gesting the reliability of these signals. We investigated the
relationship between parasitaemia, body condition and a
structural-based ornament present in the cheek of the sexually
dichromatic Canarian lacertid Gallotia galloti in a population
with an almost 100 % prevalence of haemoparasites. Using
spectrophotometric techniques, we found that males with
higher values of cheek UV chroma were infected with more
haemoparasites. No significant relationship was found be-
tween haemoparasite load and body condition. However,
males with higher cheek UV chroma showed significantly
better body condition. In addition, we found that cheek hue
was significantly related to body condition of individuals in
both sexes. In males, cheek reflectivity biased towards the UV
range was significantly related to better body condition. In
females, those individuals with better body condition showed
more whitish cheeks with less UV suggesting that cheek hue
serves as an intersexual signal for sex recognition. We con-
clude that the positive relationship between cheek chroma and
parasite load in male lizards is compatible with both differen-
tial density of melanin and iridophore arrangement in the der-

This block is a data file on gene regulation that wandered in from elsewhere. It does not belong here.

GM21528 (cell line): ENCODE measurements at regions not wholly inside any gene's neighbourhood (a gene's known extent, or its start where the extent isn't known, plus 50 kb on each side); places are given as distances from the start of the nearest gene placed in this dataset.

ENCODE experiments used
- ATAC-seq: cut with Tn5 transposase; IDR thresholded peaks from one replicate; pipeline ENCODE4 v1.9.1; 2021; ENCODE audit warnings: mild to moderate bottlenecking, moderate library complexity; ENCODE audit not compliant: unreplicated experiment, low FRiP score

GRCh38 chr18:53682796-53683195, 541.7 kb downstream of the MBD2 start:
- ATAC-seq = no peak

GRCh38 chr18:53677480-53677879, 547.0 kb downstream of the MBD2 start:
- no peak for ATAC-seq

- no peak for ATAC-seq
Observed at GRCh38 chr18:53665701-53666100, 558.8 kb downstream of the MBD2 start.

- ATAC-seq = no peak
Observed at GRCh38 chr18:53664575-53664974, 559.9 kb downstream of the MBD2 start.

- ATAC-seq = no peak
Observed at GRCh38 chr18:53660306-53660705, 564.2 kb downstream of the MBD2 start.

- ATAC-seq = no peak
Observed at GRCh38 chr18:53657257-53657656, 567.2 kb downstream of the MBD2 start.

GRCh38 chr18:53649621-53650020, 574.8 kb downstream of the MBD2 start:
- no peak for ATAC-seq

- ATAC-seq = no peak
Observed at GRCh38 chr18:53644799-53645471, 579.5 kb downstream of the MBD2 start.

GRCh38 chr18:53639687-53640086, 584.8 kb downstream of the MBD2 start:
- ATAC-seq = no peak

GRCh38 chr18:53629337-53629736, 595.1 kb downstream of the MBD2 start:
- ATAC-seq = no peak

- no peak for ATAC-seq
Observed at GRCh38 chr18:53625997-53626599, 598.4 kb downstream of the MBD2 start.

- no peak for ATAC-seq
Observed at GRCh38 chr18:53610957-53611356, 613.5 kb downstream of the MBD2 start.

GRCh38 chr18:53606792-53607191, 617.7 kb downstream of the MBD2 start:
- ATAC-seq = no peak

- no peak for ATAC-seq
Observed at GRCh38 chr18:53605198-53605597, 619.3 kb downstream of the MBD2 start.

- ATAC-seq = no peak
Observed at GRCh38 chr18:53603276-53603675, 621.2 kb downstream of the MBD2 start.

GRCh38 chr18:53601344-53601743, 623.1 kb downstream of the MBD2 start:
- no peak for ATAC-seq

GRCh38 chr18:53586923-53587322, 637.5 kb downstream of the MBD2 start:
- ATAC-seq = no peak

mis conveying an individuals ability to cope with environ-
mental stress.
Keywords Colour .Gallotia .Hamilton and Zuk hypothesis .
Handicap Principle .Island ecology .Parasite .Sexual
selection
Introduction
The Handicap Principle (Zahavi 1975) proposed a theoretical
framework to explain the persistence of conspicuous orna-
ments in nature. Individuals are tested by the handicap that
implies bearing a conspicuous, or even exaggerated, trait or
behaviour (Zahavi 1975). An exaggeration of these characters
without a correlation to an adaptive advantage should lose its
effect by negative selection (Zahavi 1975;Grafen1990). In
several vertebrates including lizards, colour ornaments have
been studied as signals of individual quality used by conspe-
cifics during rival or mate assessment (Cooper and Burns
1987; Stapley and Whiting 2006; Martín and López 2009;
Bajer et al. 2010,2011). Parasites exert a selective environ-
mental pressure shaping sexual ornaments (Hamilton and Zuk
1982;ResselandSchall1989;Calisietal.2008;Molnáretal.
2013). The hypothesis formulated by Hamilton and Zuk
(1982) assumes that: (1) females choose mates on the basis
of secondary sex characters, (2) the full expression of these
characters is limited by parasite infection, (3) females choose
males with exaggerated secondary traits to obtain resistance
Communicated by: Sven Thatje
*Rodrigo Megía-Palma
rodrigo.megia@mncn.csic.es
1
Departamento de Ecología Evolutiva, Museo Nacional de Ciencias
Naturales-CSIC, J. Gutiérrez Abascal 2, E-28006 Madrid, Spain
2
Área Parasitología. Departamento de Biomedicina y
Biotecnología.Facultad de Farmacia, Universidad de Alcalá de
Henares, Alcalá de Henares, E-28871 Madrid, Spain
Sci Nat (2016) 103: 52
DOI 10.1007/s00114-016-1378-8
Content courtesy of Springer Nature, terms of use apply. Rights reserved.